Sudan’s President Omar Hassan al-Bashir told Chinese media the impending split of his country’s south risked triggering “time bombs”, but said his government’s bond with China would not be shaken by Beijing’s courting of the secessionist south.
He made the comments in interviews published on Monday, the day he begins a state visit to China, his powerful patron and a major buy of Sudanese crude oil.
Beijing has been building ties with the emerging state in southern Sudan but continues to be one of the major supporters of Bashir, who faces indictment from the International Criminal Court over war crimes charges stemming from long-running fighting in the Darfur region, Reuters reports.
Next week’s secession of the oil-rich south is likely to feature in Bashir’s talks with President Hu Jintao, scheduled for late Monday afternoon.
In interviews with official Chinese media, Bashir combined reassurances about his commitment to a peaceful secession of the south, which Beijing has encouraged, with a warning that the division could still go wrong.
Bashir said he fervently hopes to maintain peace between north and south Sudan.
But there are many ‘time bombs’ and the possibility of war again breaking out between the two sides cannot be excluded, the Chinese-language People’s Daily, the country’s main official newspaper, quoted Bashir as saying in an interview.
Bashir said he was not troubled by Beijing’s dual loyalties, according to the newspaper and China’s official Xinhua news agency.
“Our policy, and also China’s, stands on the principle that each country is free to adopt the procedures and build relations in the manner that preserves its interests and relations,” Bashir said in an interview conducted in Khartoum on Sunday, according to Xinhua.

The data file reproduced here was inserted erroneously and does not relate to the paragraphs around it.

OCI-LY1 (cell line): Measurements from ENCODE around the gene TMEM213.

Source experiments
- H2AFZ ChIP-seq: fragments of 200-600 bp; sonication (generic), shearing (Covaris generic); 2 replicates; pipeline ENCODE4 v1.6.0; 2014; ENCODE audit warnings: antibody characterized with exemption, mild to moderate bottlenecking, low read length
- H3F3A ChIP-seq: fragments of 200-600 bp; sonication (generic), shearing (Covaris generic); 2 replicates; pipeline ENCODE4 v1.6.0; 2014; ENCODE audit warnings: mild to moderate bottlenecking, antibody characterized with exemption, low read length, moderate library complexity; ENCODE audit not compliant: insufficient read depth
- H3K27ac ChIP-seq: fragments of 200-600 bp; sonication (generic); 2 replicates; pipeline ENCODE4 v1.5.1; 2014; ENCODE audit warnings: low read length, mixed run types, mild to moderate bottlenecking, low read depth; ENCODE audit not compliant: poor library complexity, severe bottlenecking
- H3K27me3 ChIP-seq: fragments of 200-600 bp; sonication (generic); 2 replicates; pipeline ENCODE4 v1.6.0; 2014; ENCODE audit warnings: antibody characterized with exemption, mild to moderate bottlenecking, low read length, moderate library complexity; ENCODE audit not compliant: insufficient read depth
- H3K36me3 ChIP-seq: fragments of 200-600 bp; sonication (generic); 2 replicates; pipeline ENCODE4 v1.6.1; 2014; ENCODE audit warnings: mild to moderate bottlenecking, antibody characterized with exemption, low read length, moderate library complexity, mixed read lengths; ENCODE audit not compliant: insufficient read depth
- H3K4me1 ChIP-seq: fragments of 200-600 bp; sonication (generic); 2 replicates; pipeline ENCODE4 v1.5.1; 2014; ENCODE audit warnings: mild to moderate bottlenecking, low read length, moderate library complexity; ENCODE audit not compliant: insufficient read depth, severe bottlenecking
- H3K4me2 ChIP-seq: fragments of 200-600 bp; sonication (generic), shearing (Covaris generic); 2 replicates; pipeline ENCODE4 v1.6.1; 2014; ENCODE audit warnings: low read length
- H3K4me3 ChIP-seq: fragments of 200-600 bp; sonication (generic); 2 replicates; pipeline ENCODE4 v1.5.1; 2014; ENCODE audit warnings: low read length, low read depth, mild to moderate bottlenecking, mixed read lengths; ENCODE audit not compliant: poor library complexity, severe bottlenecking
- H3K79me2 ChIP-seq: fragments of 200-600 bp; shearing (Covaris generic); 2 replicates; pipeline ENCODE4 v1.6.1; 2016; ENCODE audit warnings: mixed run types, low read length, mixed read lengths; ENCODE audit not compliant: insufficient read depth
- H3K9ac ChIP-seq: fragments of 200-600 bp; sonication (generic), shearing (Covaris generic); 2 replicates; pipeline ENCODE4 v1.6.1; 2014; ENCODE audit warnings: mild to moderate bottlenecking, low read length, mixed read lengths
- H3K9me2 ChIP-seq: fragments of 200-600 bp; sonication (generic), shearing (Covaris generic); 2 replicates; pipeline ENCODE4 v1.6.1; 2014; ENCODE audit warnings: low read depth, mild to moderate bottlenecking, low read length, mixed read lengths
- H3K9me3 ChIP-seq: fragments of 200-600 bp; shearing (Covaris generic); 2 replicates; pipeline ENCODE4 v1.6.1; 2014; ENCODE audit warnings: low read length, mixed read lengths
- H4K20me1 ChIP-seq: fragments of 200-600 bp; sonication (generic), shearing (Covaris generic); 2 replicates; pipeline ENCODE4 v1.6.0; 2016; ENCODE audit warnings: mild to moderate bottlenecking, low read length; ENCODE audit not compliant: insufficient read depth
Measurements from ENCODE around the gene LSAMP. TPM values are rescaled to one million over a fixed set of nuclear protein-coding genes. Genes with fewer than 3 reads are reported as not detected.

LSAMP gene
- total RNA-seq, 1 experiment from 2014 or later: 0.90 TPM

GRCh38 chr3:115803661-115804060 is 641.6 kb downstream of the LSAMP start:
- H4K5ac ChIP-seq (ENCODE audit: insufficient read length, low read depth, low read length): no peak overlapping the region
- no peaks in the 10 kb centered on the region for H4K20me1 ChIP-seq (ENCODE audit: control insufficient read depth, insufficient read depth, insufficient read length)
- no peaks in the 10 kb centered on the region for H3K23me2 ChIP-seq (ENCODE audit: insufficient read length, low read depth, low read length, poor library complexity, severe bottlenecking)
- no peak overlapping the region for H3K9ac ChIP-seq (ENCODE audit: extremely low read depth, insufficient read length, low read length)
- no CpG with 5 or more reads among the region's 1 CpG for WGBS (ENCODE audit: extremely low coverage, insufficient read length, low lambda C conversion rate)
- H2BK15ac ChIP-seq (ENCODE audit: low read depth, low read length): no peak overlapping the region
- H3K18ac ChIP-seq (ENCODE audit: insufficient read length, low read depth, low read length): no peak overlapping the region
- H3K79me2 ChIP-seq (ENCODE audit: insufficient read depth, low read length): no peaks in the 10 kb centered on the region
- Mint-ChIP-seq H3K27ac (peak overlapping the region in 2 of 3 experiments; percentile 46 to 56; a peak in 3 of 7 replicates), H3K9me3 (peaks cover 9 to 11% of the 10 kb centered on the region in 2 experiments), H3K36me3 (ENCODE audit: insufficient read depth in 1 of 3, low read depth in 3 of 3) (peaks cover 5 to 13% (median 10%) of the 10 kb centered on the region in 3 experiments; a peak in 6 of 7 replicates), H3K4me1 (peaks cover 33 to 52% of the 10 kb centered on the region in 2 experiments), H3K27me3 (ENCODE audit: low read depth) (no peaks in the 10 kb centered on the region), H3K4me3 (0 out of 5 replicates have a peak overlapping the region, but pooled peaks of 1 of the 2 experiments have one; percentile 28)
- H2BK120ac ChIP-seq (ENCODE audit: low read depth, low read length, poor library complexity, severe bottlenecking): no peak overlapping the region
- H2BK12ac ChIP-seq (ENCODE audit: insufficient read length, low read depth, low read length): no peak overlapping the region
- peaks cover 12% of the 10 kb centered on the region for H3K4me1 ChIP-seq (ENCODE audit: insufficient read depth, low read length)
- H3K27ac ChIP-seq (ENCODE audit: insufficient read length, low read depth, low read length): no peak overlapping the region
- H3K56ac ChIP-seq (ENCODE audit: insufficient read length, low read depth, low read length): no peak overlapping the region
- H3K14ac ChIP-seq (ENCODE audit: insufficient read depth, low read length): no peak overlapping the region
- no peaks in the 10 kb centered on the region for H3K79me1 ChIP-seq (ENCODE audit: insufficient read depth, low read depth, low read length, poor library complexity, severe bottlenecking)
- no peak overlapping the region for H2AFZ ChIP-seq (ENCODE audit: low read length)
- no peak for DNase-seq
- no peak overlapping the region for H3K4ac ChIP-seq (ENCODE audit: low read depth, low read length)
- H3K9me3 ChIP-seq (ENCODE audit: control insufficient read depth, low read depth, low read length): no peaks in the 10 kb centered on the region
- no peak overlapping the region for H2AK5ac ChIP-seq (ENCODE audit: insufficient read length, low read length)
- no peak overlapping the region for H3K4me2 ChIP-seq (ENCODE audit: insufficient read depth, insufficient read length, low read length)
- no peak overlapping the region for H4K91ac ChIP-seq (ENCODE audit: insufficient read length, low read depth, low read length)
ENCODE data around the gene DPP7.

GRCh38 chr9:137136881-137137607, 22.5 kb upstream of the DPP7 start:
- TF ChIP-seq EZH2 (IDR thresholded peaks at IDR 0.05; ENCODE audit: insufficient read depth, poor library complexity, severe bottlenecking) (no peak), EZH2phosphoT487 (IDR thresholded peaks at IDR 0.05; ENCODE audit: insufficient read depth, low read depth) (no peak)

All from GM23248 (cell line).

“Therefore, even if China has established relations with the south Sudan state, that will definitely not be a deduction on its relations with the north.”
Bashir had been due in Beijing early on Monday morning, but his arrival was rescheduled to later in the day.
Analysts expect Bashir to use his four-day visit to assure Chinese leaders that their investments and energy stake in Sudan will not be threatened by the north-south split scheduled for July 9.
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Bashir praised Sino-Sudanese relations as a “model” for developing countries, and lauded China’s role as an investor in oil projects shunned by Western companies, whose home governments have imposed sanctions on Khartoum.
“When the American companies refused to work in the oil field and when restrictions were imposed on the Western companies operating in Sudan, we found in China the real partner,” said Bashir in the interview published in English on Xinhua’s website (www.xinhuanet.com).
“In fact, we have received a better offer from China than that of the Western companies,” said Bashir.
Beijing has been encouraging a smooth transition along Sudan’s volatile north-south border and hopes to ensure that its oil supplies are not interrupted.
China’s special envoy for Africa Affairs and former envoy to Sudan’s conflict-torn Darfur region, Liu Guijin, told reporters last week that China had “done a lot of work to persuade” the north to implement the peace agreement and referendum.
Khartoum seized the main town in the north-south border region of Abyei on May 21, raising fears the two sides could return to conflict. But Sudan’s military and the south’s Sudan People’s Liberation Army last week agreed to withdraw their forces in favour of Ethiopian peacekeepers.
China is Khartoum’s top arms supplier, and human rights groups have urged Beijing to arrest Bashir on the outstanding war crimes charges against him during his visit.
China has shrugged off these calls, saying it has every right to invite the head of a state with which it has diplomatic relations.
China is not a signatory of the International Criminal Court’s (ICC) Rome Statute under which Bashir faces an arrest warrant for crimes against humanity and war crimes in Darfur.
Western powers have endorsed the court’s arrest warrant, but analysts say the United States, which is not a party to the Rome Statute, and other countries have eased pressure over the indictment in hopes the south Sudanese secession will happen peacefully.